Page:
What followed was a career that would be easy to imagine depicted on the silver screen: while he was at Bell, parent company AT&T signed a major contract with the Shah of Iran, who wanted his country to deploy a satellite system. Stavroulakis was put in charge of studying interference signals, and it was a devastating blow to learn near the end of the intensive design process that the neighboring Soviet Union was objecting, on the grounds that Iran’s satellite should be five degrees away from the USSR’s, rather than the three degrees Stavroulakis believed acceptable and the design required. 

He subsequently flew to Geneva to confer with officials at the U.N.’s International Telecommunication Union (ITU) and discovered that the five-degree rule was the result of an engineering judgment (a method used when a design or system is not available for field testing), rather than clear technical data. Once back at Bell, he set about proving that satellite orbit interspacing is safe at the three degrees he proposed, and the results of his research were ultimately accepted by the general assembly of  ITU. 

In January 1979 Stavroulakis and his colleagues presented a finalized design to the Shah — who was summarily deposed a month later. While the satellite system was never implemented, three-degree Satellite Orbit Interspacing became an accepted standard in the telecommunications industry.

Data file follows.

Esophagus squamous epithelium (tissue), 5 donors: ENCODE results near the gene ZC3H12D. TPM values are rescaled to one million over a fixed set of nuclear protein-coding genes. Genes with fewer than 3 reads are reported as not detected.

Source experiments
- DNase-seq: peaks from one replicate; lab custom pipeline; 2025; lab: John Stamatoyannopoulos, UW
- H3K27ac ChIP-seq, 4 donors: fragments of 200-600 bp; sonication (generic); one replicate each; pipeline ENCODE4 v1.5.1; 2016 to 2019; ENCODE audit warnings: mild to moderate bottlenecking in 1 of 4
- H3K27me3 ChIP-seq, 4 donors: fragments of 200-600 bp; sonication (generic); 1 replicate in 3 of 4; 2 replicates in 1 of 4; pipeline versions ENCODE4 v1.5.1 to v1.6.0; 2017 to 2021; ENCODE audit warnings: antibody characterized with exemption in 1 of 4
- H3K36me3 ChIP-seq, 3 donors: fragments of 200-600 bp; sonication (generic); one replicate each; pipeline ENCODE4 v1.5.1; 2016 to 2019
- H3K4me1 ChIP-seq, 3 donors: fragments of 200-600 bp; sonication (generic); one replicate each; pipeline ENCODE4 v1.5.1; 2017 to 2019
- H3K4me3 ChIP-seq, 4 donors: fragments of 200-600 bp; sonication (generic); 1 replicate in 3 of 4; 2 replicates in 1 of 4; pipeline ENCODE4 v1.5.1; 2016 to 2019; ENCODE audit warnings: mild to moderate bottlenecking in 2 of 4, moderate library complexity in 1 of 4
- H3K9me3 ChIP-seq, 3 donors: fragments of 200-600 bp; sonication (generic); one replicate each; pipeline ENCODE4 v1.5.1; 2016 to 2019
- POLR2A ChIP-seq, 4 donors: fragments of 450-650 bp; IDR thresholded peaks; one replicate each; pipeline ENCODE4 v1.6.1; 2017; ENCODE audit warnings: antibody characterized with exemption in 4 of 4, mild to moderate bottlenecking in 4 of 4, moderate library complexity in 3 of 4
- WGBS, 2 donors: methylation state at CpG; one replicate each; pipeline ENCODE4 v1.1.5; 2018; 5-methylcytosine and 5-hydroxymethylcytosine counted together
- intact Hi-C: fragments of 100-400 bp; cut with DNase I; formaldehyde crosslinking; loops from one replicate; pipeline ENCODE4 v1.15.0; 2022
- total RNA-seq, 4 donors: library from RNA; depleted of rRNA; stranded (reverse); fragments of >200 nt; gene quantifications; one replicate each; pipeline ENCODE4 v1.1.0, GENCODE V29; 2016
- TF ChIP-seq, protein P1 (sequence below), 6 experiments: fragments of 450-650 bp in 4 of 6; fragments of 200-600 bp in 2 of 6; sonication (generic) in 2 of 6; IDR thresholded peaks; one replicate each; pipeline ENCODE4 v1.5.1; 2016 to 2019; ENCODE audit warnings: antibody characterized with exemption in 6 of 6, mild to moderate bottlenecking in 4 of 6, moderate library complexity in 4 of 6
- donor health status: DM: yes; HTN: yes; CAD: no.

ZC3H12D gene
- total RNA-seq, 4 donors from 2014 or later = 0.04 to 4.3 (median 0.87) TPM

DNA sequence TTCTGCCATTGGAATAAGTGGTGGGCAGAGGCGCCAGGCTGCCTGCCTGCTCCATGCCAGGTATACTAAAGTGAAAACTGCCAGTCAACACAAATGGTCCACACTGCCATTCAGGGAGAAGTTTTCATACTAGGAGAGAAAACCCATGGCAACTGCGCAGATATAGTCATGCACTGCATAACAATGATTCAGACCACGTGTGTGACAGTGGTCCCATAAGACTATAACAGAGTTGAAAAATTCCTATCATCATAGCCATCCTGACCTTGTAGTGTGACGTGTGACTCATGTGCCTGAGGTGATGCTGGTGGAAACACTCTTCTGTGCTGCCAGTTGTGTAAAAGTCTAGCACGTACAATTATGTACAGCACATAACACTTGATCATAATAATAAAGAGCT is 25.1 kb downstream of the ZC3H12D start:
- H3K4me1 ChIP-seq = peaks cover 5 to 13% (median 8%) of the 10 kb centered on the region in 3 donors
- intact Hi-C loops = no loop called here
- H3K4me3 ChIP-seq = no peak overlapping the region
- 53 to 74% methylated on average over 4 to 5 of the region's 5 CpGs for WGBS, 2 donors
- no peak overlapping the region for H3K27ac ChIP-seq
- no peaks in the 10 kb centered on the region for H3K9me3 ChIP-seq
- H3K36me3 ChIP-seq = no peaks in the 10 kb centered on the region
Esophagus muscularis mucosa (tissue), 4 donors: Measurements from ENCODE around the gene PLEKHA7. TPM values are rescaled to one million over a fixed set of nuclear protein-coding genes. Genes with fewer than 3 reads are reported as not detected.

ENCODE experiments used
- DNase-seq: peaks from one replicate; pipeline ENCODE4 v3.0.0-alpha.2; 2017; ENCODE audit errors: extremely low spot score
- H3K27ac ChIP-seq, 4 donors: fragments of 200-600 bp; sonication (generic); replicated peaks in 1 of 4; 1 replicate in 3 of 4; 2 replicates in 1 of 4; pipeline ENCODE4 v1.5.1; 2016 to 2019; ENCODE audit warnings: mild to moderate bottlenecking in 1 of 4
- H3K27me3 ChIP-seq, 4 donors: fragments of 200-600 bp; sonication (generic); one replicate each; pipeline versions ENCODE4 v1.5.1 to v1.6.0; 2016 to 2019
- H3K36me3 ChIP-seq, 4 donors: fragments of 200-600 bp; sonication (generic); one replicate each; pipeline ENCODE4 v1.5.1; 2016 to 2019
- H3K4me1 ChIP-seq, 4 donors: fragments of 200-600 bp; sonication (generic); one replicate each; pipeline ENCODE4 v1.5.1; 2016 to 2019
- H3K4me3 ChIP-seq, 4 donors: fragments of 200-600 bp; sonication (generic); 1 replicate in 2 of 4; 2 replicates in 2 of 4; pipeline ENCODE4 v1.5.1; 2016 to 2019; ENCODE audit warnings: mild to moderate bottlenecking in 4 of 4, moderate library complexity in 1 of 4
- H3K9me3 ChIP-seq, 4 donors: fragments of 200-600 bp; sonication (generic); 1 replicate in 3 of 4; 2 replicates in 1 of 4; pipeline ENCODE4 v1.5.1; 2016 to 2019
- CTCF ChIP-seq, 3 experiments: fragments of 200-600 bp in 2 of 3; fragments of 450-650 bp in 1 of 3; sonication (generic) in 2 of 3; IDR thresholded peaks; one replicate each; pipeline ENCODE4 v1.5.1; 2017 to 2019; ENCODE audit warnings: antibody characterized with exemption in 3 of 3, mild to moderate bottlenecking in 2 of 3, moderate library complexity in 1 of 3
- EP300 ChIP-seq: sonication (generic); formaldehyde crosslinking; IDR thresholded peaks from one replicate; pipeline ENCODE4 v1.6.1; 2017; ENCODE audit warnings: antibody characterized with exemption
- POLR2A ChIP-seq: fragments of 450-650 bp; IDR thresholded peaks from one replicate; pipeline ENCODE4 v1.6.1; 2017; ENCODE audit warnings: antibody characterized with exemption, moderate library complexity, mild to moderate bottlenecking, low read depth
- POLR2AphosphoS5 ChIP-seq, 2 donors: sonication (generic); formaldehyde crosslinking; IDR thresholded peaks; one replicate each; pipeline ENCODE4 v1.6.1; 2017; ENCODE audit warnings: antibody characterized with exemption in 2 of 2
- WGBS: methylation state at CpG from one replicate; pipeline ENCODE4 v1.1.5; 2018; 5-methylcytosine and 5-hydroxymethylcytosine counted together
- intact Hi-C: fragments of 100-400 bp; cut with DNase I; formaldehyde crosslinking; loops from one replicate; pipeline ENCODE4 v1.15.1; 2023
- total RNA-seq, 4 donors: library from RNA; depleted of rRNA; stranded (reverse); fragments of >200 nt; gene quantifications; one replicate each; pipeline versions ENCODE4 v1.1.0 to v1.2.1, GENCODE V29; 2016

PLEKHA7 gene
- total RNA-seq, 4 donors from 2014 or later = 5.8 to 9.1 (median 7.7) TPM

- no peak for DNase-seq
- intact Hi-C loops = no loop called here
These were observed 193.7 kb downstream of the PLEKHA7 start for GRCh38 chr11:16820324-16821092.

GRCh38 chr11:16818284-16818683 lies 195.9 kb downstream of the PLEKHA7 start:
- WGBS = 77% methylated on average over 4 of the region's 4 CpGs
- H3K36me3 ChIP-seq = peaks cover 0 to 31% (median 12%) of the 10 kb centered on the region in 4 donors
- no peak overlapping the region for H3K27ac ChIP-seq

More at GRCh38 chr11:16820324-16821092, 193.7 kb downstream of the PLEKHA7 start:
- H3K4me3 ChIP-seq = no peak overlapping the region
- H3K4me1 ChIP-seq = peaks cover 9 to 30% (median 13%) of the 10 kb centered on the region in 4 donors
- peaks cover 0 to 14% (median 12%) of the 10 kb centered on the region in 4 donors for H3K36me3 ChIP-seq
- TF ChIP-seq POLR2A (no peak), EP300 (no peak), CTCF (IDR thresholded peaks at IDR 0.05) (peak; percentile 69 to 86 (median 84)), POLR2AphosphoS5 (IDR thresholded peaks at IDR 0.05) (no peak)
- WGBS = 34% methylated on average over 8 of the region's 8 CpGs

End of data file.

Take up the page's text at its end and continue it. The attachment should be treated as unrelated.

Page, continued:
Group of alumni standing in front of oversized purple NYU letters
Peter Stavroulakis (second from right) attended the 2023 Golden Jubilee event at NYU Tandon

Although his career includes numerous other achievements — including launching the first peer-reviewed telecommunications journal in China; supervising the design and implementation of the security system for the 1986 Olympic Games in France and evaluating the security network for the 2004 Games in Athens; and helping establish a thriving technology park at Oakland University, where he was then a faculty member — Stavroulakis considers a cherished highlight to be a letter he received from the Institute of Electrical and Electronics Engineers (IEEE), which had determined that his paper on satellite orbit interspacing had been useful to NASA. The organization was thus including a copy in its historical archives of works from the last 50 years related to the Apollo Project. 

Stavroulakis believes that the work will be restudied and put to use during Mars exploration and beyond. “I hope the next generation of scientists exploring new frontiers will take courage from my legacy that for any technical problem, a solution can be found with ingenuity and persistence,” he says.  

The letter from IEEE presented a full-circle moment for a man from a tiny village in Crete who had once listened to JFK speak of humankind’s next frontier. 

“I also remember him instructing Americans to ‘Ask not what your country can do for you. Ask what you can do for your country,’” Stavroulakis, who has long held a professorship at the Technical University of Crete, says. “I was struck by the nobility of that sentiment and have tried to live my life with that principle in mind. It’s incredible to think two lines from long-ago speeches changed my whole life.”